President Obama has Already Redefined the Political Center

It took less than a month for the 24-7 news media and political pundit class to pile on President Obama and resume their old habit of underestimating him. "His appointments were not properly vetted". "The stimulus package is a pork-laden mishmash". "He’s too nice to the conservatives"  "He still hasn’t gotten his kids a dog". Through all of the endless analysis our new President maintains his balance and seems to coolly rise above the fray. He seems so….. Presidential…..

For the cable news channels and the political websites, the prospect of an absence of conflict and crisis must be terrifying. What happens if the Economic Depression is avoided and all of these new programs result in an economic recovery in 2010? People will stop tuning to the news media and start reading novels or something. The absence of perspective and understanding is amazing. The Washington insiders, as they always do, are complaining that the new folks in the White House don’t know how to find the washroom yet. The national media keeps reporting, as news, the fact the different parts of Congress seem to disagree about the stimulus package. Congress is supposed to represent different perspectives. That’s their job. This is a big and diverse country, with many different interests and points of view. To some degree Congress mirrors the nation’s diversity.  Then, at a certain point in the policy making process, crunch time comes and someone must cut a deal. While I worry that the situation could become so toxic that no one will compromise, the prospect of a Depression should be scary enough to prod Congress into a deal.

I think it is important to understand what this new Administration has already managed to do since January 20th.  With a number of real and symbolic steps, they have begun to redefine the political center in American politics. In the United States, politics and especially Presidential politics is about defining the political center. The stimulus package is a case in point. The Bush Administration approach to the economic crisis was to define it as a crisis in the finance industry and to enact a $700 billion bailout for Wall Street. While Obama supported that step, and will soon add to it, he also started to talk about the need for a more direct pump priming stimulus that would cost about $800 billion. The Obama plan would include: funds for state and local governments, extra funds for unemployed and poor people, funds for infrastructure- especially the green variety- and tax cuts for all but the wealthy. What is now being fought over in Congress? An $800 billion stimulus package with all of the pieces that President Obama advocated.   The fight is about the relative size of the pieces that the Obama Administration defined.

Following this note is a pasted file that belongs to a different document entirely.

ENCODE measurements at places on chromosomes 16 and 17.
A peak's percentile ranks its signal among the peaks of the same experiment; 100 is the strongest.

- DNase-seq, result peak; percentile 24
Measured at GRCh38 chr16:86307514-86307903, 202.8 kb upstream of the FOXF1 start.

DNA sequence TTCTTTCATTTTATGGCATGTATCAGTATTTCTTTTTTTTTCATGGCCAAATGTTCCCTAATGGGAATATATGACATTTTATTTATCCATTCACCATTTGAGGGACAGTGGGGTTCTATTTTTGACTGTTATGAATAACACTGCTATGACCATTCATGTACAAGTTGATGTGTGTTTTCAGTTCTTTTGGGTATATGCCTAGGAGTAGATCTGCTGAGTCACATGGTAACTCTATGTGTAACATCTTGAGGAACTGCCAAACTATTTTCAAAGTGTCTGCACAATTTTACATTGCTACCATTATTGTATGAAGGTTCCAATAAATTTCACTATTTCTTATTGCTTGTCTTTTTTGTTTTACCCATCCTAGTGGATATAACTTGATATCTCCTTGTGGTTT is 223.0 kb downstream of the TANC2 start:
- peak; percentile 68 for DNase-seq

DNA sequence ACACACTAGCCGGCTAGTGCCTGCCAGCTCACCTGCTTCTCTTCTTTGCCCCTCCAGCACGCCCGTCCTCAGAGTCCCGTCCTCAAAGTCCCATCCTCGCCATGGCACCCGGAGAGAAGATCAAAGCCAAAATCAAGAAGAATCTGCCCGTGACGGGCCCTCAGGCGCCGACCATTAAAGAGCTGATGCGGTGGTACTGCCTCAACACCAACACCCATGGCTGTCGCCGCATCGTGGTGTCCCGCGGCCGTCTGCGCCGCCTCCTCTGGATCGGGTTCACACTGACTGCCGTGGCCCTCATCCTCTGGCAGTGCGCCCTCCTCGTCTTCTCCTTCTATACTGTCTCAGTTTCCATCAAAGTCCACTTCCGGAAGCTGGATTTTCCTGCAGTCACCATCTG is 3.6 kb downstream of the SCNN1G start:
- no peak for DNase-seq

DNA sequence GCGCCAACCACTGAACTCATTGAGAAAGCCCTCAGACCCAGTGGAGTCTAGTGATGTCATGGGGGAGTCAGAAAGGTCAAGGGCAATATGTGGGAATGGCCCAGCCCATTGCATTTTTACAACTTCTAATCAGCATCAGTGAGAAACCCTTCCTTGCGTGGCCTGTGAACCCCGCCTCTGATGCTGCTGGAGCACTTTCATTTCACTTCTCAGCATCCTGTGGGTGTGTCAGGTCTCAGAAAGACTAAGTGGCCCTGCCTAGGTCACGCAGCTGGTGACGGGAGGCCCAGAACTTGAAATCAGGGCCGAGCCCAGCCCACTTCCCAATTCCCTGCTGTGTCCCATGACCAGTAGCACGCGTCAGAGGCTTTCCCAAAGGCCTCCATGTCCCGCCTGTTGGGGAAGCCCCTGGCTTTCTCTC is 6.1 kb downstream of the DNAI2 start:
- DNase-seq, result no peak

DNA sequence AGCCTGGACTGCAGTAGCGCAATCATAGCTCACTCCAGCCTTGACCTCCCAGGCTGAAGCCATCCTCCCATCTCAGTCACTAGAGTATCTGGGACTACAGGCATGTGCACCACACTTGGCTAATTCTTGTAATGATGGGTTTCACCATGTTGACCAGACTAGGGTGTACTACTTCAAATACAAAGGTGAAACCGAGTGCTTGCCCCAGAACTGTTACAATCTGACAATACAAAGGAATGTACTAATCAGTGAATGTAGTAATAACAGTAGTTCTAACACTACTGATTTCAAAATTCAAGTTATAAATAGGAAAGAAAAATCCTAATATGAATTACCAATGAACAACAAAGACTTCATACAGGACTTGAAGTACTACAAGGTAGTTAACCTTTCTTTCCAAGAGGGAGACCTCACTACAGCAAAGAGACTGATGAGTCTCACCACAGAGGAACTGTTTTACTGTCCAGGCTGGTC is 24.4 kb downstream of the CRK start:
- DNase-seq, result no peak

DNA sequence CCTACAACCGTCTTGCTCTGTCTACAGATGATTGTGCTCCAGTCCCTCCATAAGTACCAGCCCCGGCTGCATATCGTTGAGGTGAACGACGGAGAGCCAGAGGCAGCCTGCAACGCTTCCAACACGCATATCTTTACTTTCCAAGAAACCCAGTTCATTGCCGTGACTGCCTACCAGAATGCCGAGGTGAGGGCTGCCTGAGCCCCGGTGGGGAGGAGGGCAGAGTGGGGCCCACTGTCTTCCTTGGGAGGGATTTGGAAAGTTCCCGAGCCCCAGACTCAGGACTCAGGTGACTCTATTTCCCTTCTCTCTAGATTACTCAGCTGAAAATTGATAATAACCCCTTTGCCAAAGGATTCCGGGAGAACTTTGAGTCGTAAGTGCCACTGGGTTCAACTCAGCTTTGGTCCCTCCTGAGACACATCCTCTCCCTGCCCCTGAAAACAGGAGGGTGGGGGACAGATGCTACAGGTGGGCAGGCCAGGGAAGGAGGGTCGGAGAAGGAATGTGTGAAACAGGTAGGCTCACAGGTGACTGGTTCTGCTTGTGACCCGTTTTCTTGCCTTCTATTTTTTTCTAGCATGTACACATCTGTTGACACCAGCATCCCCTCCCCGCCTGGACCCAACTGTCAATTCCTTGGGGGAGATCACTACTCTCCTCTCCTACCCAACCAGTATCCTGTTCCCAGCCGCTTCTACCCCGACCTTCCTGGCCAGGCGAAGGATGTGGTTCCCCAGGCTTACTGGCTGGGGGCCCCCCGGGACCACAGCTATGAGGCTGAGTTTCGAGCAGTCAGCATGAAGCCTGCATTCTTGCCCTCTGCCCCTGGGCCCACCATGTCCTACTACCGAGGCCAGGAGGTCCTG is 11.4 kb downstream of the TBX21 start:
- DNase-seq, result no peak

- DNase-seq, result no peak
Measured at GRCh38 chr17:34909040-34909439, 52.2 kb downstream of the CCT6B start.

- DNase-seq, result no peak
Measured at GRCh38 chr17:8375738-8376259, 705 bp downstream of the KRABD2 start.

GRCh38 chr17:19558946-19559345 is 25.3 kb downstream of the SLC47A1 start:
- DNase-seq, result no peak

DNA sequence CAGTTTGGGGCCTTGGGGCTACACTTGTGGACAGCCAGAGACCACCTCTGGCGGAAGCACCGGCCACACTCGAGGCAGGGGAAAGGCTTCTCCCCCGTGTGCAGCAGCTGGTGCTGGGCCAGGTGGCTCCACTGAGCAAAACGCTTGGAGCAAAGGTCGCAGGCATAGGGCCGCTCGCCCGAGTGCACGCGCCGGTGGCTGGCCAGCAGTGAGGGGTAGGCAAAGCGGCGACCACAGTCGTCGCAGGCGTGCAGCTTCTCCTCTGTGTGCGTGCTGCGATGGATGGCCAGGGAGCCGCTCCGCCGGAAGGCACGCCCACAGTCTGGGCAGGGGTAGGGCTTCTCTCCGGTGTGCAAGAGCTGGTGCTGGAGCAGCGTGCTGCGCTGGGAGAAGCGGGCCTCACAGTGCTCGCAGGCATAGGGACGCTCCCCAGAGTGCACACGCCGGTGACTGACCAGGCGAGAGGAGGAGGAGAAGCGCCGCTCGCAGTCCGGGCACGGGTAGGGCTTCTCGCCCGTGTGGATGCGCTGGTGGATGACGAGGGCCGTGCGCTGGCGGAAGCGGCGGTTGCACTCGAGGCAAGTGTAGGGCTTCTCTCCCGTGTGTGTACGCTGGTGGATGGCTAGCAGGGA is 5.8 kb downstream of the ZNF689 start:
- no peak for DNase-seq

That is the key idea to keep in mind here. The definition of political feasibility has changed dramatically in the past month. In environment, in science, in foreign policy and throughout the broad spectrum of public policy issues, the center has shifted. States will be able to set more stringent auto emission and fuel economy standards. Guantanamo will be closed. Our diplomats have resumed quiet conversation with our enemies.  Equal pay rights have been reinforced by new federal legislation. Poor children will find their health care financed by a new federal tax on cigarettes. The effort to transform our economy to a sustainable and green economy has been tied to the effort to avoid an economic depression. These are just the items that reach the media. Churning below the surface is over a decade of deferred governance that began in earnest when articles of impeachment were voted against Bill Clinton on December 19, 1998 and continued until January 20, 2009.

It is true that the new Administration has made mistakes. Who doesn’t? In baseball, a batter fails 7 of 10 times, hits 300 and gets into the Hall of Fame. Obama is hitting well over 500 and should really not be underestimated. Last week he met with relatives of American terrorist victims who were angry about the closing of Guantanamo. President Obama assured them that closing this jail of ill repute did not mean he was about to allow criminals loose on the streets of our cities. In the NY Times on February 6, Jeff Zeleny reported on the impact of this meeting on one of the participants: 

"John Clodfelter of Mechanicsville, Va., whose son, Kenneth, was killed in the Cole bombing, said he came to the meeting with apprehension over the decision to close the prison and the delay in prosecutions. But after listening to the president and being assured that the terror suspects would not be released, Mr. Clodfelter said his opinion changed.  "I did not vote for the man, but the way he talks to you, you can’t help but believe in him," Mr. Clodfelter said on Friday evening. "He left me with a very positive feeling that he’s going to get this done right."

The tone in Washington is changing. The President invites his political opponents to a Superbowl party instead demonizing them as unpatriotic or naive.  There is an effort to dial down the level of intensity and dial up the time devoted to thought and reflection. This may make for less political theatre and may not be good for the political media business, but it is a refreshing development. Still, the news media shouldn’t worry,  they can always interview Dick Cheney if they want to inject a little partisan contentiousness into the evening news.

The slow, steady, and yes un-dramatic events since January 20th need to be seen in their entirety. A page has been turned. A new agenda and a new sensibility have already been put in place. Without great fanfare, the definition of legitimate policy prescriptions has changed.  Not bad for about three weeks in the White House.

President Obama has Already Redefined the Political Center